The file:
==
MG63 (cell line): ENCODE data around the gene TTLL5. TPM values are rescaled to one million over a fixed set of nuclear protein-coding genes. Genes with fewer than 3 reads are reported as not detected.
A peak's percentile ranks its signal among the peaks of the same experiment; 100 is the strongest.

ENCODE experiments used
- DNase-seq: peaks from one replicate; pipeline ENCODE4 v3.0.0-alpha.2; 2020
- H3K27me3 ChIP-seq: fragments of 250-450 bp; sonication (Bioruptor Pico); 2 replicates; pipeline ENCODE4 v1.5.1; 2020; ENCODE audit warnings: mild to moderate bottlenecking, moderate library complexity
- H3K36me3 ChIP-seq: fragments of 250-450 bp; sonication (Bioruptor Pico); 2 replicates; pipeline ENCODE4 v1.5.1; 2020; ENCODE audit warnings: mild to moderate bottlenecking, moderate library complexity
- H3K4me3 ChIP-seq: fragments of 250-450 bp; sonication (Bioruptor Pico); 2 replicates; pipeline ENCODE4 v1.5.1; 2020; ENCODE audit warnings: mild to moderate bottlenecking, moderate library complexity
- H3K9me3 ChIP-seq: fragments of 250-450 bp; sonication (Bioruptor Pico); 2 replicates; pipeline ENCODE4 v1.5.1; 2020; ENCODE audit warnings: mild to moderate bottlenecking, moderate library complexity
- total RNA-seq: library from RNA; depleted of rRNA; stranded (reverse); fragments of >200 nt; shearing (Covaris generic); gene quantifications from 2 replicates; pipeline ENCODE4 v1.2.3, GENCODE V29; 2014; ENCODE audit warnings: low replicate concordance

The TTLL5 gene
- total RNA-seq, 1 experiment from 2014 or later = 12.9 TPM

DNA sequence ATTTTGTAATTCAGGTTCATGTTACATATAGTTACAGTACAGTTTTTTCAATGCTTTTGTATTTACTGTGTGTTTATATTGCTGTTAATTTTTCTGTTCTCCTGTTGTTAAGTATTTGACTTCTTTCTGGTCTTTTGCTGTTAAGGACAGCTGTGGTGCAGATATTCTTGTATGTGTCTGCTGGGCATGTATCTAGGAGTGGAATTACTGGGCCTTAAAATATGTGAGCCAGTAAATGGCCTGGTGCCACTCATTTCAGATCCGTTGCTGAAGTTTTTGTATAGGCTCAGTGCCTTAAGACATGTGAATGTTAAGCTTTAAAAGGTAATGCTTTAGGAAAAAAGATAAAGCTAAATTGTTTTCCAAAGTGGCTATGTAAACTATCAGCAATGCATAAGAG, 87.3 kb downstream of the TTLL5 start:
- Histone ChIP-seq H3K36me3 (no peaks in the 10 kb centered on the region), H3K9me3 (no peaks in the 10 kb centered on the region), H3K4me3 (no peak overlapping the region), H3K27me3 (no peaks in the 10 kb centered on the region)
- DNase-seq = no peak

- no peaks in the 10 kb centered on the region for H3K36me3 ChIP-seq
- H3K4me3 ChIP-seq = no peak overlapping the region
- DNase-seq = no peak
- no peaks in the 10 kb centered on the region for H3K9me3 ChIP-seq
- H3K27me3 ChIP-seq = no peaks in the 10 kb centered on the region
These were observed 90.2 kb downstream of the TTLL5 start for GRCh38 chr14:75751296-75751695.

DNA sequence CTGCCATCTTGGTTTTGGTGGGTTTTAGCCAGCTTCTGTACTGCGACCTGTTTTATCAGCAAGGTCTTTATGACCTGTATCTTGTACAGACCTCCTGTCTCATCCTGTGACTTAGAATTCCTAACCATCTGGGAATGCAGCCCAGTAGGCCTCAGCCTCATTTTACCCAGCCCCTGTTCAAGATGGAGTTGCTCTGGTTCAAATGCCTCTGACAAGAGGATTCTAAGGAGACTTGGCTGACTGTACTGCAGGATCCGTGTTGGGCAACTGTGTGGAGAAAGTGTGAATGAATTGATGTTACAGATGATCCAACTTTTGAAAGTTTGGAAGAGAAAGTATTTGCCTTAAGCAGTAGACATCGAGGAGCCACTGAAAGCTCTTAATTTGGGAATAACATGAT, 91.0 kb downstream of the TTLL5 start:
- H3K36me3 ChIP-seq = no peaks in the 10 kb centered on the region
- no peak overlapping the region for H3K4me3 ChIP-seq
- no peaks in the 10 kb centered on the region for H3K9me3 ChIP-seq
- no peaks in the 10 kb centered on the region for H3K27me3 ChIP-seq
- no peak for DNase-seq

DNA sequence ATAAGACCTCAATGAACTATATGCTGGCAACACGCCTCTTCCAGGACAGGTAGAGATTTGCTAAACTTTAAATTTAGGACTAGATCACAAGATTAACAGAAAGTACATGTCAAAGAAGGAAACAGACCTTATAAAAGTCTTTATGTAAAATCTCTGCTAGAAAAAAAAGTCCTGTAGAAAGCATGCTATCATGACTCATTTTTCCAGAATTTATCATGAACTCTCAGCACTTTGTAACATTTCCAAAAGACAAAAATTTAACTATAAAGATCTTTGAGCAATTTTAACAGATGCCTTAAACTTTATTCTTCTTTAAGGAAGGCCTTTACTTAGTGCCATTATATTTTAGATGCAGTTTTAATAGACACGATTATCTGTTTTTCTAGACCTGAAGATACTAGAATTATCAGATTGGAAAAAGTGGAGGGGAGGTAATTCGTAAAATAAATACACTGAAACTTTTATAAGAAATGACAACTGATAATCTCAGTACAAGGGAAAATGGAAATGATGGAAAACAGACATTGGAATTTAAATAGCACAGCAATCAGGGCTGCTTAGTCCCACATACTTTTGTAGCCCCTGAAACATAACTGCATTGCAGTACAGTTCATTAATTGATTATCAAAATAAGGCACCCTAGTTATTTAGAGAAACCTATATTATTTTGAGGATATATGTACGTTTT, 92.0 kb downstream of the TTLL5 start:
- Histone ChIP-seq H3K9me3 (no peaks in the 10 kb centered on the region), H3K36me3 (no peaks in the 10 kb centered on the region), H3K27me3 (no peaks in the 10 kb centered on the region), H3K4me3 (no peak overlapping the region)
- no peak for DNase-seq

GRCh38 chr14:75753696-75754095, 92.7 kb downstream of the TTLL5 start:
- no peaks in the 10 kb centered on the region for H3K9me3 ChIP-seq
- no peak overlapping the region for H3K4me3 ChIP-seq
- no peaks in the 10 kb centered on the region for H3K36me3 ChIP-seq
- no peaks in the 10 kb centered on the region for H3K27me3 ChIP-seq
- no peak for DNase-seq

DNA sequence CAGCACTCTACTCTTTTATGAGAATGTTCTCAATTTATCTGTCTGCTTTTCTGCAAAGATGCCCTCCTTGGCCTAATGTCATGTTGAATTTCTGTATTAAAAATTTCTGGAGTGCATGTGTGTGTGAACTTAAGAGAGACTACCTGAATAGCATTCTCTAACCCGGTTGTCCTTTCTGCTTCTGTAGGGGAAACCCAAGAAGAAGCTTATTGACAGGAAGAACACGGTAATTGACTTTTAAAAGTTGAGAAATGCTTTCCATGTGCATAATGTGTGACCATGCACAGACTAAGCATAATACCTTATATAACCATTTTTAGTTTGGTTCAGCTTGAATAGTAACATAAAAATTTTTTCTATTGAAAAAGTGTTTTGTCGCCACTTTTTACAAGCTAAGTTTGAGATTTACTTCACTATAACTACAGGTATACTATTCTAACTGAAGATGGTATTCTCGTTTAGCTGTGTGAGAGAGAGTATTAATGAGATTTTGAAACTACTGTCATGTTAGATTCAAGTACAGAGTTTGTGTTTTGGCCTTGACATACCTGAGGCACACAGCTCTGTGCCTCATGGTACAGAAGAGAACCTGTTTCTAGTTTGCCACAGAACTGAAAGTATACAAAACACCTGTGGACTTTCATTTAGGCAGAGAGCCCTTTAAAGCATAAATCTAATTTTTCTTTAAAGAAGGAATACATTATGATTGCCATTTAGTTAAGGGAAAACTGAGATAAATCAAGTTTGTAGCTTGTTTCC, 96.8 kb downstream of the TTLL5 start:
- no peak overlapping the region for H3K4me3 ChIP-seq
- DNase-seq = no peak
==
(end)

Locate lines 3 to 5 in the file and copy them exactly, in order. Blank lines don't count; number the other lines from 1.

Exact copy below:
ENCODE experiments used
- DNase-seq: peaks from one replicate; pipeline ENCODE4 v3.0.0-alpha.2; 2020
- H3K27me3 ChIP-seq: fragments of 250-450 bp; sonication (Bioruptor Pico); 2 replicates; pipeline ENCODE4 v1.5.1; 2020; ENCODE audit warnings: mild to moderate bottlenecking, moderate library complexity